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Productive Speed Meetings with Your Professors

Published on October 19, 2016 by Staff Writer

Perhaps the only person busier than you as a college student is your professor. In addition to his or her professional responsibilities as a member of the faculty, he or she is acting as a mentor for each and every student enrolled in his or her courses. He or she may also still be employed in the field in some capacity. The bottom line is that your professor’s time is extremely valuable. While he or she does not mind spending time working with you to achieve your educational goals, you should do your best to maximize the one-on-one time that you spend with him or her. By saving your professor and yourself time, covering a lot of material, and honing right in on the reasons for your meeting, you will leave the meeting feeling motivated and refreshed.

 

This may seem counter-intuitive, however, the more time you have to reflect on the important questions and concerns you want to talk with your professor about, the more productive your meeting will be. Start a list of topics, and add to it as the meeting date approaches. No topic is too trivial to add to this list. Think of it as a brain dump. Anything remotely related to your college life or career plans can be added to the list to be sorted through later.

 

Go through your list of concerns and questions and chunk them into general topics. For example, if you have a question about the final paper requirements for your course and a question about your last paper, you can list those in a category called “Papers.” A suggestion to improve message board discussions for the course and a recent problem uploading an assignment could be sorted into a category called “Course Concerns.” As you chunk, you can decide which topics could be easily converted into a quick email and likely do not warrant a full discussion. Remember, you only want to spend your valuable face-to-face time covering information that you want your professor to weigh-in on in person. Don’t waste time bringing up topics that won’t lead to interesting and valuable insights.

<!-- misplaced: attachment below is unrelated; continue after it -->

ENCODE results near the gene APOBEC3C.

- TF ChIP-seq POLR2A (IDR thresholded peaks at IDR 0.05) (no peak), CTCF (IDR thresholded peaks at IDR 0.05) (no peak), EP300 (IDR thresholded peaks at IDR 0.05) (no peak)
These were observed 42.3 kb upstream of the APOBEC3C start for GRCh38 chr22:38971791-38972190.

Pretend as if you only have five minutes to meet with your professor. While most meetings are scheduled in 15- to 30-minute blocks, once the conversation begins, the time will fly. You need to focus on the essential points you want to make. If you are a rambler or think you may get nervous one-on-one, do not hesitate to do a practice conversation with a friend.

 

It is tempting to try and write down every single word your professor says during a one-on-one meeting. Instead, try and get the professor’s permission in advance to record the meeting. If this is not possible, take shorthand notes, and focus on the conversation. Perhaps even invite another classmate to sit in on the meeting to help you remember the important details.  

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